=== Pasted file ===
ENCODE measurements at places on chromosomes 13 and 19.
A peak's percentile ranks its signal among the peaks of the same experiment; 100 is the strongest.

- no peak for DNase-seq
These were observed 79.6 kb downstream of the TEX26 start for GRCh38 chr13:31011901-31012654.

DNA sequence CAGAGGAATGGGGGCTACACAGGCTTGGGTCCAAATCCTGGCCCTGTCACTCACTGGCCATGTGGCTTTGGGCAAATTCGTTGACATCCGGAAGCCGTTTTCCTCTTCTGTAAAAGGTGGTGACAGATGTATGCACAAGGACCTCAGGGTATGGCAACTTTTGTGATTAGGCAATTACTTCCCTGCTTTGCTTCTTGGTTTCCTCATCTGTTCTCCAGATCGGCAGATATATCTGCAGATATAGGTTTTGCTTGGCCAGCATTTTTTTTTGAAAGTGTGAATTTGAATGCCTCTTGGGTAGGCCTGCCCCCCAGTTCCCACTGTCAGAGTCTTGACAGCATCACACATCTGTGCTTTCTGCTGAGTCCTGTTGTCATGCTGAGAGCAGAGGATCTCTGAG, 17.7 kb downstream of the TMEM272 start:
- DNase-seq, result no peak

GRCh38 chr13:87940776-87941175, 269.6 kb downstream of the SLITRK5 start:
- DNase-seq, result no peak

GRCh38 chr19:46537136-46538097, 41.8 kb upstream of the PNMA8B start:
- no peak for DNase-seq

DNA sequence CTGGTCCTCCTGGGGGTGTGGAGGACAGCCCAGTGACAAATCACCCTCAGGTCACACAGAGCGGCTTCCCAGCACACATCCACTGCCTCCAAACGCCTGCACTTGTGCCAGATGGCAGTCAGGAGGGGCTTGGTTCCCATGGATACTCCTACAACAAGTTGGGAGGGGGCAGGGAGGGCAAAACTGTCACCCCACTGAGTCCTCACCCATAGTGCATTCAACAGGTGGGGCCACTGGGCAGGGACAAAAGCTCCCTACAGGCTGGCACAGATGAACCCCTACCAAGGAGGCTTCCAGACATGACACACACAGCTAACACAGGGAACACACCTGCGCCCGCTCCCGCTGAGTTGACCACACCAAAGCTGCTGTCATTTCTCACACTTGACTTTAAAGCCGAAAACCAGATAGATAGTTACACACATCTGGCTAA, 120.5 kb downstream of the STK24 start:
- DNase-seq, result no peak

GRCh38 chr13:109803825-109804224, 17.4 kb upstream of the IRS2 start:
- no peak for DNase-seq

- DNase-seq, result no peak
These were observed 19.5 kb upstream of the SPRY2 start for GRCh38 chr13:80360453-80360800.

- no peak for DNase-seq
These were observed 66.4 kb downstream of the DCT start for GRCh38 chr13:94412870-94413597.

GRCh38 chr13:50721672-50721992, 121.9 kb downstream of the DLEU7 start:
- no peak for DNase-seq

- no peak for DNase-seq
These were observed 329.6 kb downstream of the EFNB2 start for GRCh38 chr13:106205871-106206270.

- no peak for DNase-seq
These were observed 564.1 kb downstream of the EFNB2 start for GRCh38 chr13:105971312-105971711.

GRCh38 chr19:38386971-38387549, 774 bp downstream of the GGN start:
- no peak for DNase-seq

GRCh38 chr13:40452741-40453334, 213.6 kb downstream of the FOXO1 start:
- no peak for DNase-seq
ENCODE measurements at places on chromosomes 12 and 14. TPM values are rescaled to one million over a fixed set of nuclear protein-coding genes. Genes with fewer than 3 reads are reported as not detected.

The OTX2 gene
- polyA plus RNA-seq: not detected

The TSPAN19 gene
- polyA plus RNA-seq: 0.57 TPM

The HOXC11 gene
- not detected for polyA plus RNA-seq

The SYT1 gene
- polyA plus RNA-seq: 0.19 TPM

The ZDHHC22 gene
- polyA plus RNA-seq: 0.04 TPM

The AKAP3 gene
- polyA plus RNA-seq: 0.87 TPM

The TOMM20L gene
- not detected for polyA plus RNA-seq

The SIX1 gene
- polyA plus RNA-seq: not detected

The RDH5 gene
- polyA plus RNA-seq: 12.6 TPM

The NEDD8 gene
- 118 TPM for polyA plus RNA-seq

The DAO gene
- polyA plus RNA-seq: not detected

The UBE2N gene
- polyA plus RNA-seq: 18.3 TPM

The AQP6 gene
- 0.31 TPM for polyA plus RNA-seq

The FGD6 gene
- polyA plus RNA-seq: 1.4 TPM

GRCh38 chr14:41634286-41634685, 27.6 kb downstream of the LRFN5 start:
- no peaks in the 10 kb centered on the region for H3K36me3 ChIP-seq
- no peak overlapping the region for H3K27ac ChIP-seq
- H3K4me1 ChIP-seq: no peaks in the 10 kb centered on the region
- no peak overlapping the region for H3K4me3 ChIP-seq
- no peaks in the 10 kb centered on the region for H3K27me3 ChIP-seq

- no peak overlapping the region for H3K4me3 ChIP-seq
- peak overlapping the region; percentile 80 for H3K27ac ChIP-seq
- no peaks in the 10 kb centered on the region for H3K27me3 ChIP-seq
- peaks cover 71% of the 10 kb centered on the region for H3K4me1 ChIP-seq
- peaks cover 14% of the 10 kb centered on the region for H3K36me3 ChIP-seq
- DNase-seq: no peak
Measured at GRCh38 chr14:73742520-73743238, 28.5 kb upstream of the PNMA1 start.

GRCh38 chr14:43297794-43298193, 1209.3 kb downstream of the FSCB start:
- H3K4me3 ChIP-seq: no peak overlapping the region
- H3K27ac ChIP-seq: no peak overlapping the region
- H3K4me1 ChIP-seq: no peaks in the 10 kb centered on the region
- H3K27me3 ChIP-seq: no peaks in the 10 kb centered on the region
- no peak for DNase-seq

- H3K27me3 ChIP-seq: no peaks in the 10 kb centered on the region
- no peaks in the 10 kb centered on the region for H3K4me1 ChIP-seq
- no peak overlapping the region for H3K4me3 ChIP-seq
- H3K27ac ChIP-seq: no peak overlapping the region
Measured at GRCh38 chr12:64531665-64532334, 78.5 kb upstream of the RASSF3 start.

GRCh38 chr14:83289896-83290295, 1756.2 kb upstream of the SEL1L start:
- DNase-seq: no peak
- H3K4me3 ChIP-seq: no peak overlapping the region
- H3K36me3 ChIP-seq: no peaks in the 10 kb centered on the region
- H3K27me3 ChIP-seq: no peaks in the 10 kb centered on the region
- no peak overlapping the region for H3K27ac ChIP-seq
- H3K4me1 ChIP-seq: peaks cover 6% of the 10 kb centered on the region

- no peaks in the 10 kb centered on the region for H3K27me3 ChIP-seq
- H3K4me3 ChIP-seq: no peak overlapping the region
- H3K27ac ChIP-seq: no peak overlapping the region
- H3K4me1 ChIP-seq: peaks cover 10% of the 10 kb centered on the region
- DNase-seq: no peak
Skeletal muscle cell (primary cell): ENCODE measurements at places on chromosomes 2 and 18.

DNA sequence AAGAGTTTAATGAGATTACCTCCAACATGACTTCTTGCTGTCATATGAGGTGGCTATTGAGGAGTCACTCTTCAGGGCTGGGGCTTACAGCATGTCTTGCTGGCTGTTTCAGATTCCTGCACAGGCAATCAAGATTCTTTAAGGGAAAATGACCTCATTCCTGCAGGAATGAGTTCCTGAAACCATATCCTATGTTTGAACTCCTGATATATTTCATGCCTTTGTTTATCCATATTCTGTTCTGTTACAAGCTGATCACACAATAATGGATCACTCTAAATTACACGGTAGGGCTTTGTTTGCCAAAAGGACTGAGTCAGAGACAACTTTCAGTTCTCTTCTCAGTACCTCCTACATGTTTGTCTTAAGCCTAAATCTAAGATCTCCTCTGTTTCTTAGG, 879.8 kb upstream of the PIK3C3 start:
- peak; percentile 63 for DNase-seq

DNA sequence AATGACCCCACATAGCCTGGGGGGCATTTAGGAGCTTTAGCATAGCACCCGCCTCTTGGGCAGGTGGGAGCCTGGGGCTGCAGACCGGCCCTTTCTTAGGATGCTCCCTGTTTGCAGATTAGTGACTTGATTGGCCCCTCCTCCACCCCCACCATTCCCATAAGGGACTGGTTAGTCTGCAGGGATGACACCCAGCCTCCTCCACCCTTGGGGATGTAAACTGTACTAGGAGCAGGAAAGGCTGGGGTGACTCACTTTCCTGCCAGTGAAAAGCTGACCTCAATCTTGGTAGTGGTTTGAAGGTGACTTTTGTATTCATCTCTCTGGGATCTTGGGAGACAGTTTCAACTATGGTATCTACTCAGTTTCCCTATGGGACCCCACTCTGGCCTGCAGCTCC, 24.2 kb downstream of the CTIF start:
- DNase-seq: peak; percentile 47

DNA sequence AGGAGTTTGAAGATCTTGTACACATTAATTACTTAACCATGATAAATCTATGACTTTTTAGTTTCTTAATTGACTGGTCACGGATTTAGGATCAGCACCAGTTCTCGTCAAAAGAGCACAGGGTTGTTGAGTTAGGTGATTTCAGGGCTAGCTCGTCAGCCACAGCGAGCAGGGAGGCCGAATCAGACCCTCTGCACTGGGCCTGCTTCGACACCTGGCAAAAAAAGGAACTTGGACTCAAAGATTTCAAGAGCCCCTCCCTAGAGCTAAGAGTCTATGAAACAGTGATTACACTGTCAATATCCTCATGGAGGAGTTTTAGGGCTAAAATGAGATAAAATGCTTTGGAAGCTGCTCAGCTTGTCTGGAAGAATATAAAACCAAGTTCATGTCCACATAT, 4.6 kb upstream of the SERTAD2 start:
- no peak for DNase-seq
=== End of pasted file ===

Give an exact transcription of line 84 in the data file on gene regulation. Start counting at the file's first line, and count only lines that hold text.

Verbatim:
- H3K4me3 ChIP-seq: no peak overlapping the region